Suspect Accused of Whitefish Killing Extradited from Texas

Xavier Chenault was charged with negligent homicide in November, nearly four months after he allegedly assaulted a man behind a Whitefish bar

By Andy Viano

The 22-year-old man accused of causing a man’s death during a late-night altercation outside a Whitefish bar has been taken into custody in Flathead County following his extradition from Texas.

Xavier Chenault was arrested in Arlington, Texas and booked into the Tarrant County Jail on Nov. 9, according to the Tarrant County Sheriff’s Office, two weeks before he was charged with negligent homicide in Flathead County. Chenault served more than a month in jail in Texas for evading arrest and resisting arrest before being extradited to Flathead County over the weekend.

Chenault was booked into the Flathead County Detention Center on Jan. 3. He is being held on $100,000 bail and is scheduled to make his first court appearance on Jan. 21. Chenault’s arrest warrant listed his hometown as Sacramento, California.

Court documents filed in Flathead County District Court on Nov. 23 accuse Chenault of slapping Whitefish resident Steven Speer in an alley behind the Whitefish VFW Bar and Grill in the early morning hours of July 30. The blow knocked Speer to the ground, causing “obvious head injuries,” according to the Whitefish Police Department. Speer was transported from the scene to a local hospital where he died on Aug. 2.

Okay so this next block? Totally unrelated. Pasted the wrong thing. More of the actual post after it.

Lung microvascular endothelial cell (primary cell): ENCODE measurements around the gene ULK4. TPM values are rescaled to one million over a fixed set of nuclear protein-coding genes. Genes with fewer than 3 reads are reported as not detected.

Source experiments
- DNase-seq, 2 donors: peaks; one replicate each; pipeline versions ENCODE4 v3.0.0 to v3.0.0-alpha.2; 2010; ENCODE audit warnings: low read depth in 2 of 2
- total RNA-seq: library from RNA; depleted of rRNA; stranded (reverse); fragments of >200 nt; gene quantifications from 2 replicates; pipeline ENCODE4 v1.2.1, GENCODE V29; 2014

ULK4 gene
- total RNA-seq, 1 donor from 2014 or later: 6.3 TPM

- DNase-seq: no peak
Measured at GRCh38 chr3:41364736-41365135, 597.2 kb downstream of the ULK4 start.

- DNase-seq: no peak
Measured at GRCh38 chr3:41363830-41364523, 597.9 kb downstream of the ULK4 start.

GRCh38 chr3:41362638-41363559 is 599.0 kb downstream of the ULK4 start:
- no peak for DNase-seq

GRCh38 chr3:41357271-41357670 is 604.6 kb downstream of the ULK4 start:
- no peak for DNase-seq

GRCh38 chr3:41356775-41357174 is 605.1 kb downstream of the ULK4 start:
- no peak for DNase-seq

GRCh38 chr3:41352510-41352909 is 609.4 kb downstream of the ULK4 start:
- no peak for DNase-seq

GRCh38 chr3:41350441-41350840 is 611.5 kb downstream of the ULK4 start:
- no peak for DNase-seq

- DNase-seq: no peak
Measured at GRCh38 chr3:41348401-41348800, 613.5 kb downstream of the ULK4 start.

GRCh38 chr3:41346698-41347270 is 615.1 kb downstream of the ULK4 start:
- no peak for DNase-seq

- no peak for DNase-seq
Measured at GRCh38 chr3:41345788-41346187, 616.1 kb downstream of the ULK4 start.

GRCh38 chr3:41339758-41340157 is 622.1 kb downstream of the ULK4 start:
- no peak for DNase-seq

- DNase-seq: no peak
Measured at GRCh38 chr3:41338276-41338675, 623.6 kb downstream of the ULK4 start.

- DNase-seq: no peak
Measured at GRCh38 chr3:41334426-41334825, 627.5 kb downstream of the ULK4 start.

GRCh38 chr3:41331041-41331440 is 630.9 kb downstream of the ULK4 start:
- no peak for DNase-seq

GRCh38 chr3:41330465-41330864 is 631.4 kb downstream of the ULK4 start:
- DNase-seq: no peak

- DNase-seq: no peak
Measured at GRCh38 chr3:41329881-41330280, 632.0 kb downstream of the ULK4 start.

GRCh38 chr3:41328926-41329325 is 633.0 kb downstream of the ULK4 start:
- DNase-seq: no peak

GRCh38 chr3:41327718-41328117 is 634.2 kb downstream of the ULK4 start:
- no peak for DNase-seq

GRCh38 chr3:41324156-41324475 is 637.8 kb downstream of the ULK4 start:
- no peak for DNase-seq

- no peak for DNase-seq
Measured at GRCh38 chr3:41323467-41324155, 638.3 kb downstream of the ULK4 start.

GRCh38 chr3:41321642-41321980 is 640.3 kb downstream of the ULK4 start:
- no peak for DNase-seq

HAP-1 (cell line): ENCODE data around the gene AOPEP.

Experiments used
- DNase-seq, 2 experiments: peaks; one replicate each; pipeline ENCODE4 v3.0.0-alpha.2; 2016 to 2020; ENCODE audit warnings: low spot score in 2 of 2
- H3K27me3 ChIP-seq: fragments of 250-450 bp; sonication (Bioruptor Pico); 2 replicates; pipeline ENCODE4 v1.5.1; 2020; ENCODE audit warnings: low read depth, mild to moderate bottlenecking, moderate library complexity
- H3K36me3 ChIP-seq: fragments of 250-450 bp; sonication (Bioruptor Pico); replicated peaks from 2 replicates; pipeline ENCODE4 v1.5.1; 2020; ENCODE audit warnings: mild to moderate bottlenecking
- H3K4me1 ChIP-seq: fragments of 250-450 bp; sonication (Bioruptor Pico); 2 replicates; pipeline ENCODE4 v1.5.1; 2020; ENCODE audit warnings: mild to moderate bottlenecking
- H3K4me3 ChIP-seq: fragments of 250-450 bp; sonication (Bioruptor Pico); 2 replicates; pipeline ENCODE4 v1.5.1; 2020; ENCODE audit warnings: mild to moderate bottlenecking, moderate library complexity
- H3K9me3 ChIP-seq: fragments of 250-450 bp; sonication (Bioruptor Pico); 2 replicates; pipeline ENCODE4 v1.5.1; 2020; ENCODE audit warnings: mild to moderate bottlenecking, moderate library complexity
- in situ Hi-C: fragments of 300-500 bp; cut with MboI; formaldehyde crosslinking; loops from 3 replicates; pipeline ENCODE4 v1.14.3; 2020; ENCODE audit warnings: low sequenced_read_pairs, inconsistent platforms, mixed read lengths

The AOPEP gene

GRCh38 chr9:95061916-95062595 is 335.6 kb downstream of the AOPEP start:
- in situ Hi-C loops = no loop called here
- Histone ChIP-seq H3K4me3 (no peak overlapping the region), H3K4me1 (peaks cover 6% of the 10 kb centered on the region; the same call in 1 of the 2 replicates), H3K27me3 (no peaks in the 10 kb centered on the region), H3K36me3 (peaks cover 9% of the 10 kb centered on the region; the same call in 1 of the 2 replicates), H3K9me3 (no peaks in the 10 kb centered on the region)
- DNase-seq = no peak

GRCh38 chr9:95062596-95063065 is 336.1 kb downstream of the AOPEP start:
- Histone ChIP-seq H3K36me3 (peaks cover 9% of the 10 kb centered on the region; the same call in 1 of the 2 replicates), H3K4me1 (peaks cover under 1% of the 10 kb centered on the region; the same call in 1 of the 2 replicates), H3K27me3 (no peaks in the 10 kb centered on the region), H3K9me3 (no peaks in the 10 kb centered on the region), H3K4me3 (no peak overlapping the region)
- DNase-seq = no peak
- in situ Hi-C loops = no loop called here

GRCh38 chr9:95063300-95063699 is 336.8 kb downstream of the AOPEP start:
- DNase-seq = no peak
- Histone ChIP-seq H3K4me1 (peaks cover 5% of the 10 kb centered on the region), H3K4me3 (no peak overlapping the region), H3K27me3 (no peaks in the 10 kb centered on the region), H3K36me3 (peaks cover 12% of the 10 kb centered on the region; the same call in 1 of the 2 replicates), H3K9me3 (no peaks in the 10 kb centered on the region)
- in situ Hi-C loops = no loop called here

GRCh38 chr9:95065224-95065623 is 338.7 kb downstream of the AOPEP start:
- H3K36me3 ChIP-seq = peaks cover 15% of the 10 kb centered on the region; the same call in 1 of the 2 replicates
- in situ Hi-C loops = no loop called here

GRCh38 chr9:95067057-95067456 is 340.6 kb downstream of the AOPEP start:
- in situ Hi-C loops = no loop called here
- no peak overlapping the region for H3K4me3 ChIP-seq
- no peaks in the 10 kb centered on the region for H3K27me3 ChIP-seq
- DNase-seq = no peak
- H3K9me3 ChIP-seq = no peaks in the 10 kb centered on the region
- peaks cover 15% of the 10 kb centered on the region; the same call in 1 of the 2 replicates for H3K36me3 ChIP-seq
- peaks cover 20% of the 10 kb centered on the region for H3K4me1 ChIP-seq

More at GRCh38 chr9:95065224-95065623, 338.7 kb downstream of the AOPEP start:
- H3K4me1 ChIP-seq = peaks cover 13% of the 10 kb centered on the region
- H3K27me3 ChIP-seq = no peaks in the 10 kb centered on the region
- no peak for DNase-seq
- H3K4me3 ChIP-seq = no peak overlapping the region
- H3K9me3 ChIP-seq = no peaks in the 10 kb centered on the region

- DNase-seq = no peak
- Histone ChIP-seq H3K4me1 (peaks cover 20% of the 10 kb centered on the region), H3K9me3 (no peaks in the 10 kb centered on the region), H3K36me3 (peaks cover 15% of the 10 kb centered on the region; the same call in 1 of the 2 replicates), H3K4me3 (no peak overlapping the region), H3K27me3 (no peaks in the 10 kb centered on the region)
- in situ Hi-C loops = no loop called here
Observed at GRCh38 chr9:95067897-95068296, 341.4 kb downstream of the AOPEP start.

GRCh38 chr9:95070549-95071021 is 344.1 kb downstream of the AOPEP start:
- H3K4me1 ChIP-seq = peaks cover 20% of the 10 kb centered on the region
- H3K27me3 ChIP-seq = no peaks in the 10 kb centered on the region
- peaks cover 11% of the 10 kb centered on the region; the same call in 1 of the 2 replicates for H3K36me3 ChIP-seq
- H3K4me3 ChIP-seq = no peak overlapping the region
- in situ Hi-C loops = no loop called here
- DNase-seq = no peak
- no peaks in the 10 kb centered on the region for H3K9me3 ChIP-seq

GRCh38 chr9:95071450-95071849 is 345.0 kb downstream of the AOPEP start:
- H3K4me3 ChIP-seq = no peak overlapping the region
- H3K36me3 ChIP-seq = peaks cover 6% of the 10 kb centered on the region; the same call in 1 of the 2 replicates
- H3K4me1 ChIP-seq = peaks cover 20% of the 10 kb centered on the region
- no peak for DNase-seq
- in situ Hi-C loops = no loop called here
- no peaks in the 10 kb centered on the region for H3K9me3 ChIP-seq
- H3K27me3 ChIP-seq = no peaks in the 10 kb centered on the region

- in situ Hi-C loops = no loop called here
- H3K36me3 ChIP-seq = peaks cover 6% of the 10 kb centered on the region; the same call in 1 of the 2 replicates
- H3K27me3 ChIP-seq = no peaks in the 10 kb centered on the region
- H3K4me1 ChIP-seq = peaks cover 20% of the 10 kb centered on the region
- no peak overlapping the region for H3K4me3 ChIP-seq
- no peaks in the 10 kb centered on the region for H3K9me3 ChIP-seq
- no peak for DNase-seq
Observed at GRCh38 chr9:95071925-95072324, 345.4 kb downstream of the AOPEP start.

Charging documents say Chenault and other witnesses first told investigators that Speer, who was intoxicated, had fallen. Follow-up interviews and security camera footage contradicted those stories, however, and showed the two men arguing before Chenault struck Speer in the head with an “open-handed slap” and Speer’s head hit the ground. Witnesses said Speer did not attempt to physically engage Chenault.

After the incident, Chenault allegedly texted with a witness and admitted to hitting Speer, later texting the same witness that he “barely touched him.”

Prosecutors did not initially file charges against Chenault but opted to do so once an autopsy was completed at the state crime lab. That autopsy revealed Speer “died as a result of blunt force injuries to the head.” Speer’s blood-alcohol content at the time of his initial treatment was .268, more the three times the legal limit for operating a motor vehicle.

If convicted of negligent homicide, Chenault faces up to 20 years in prison.

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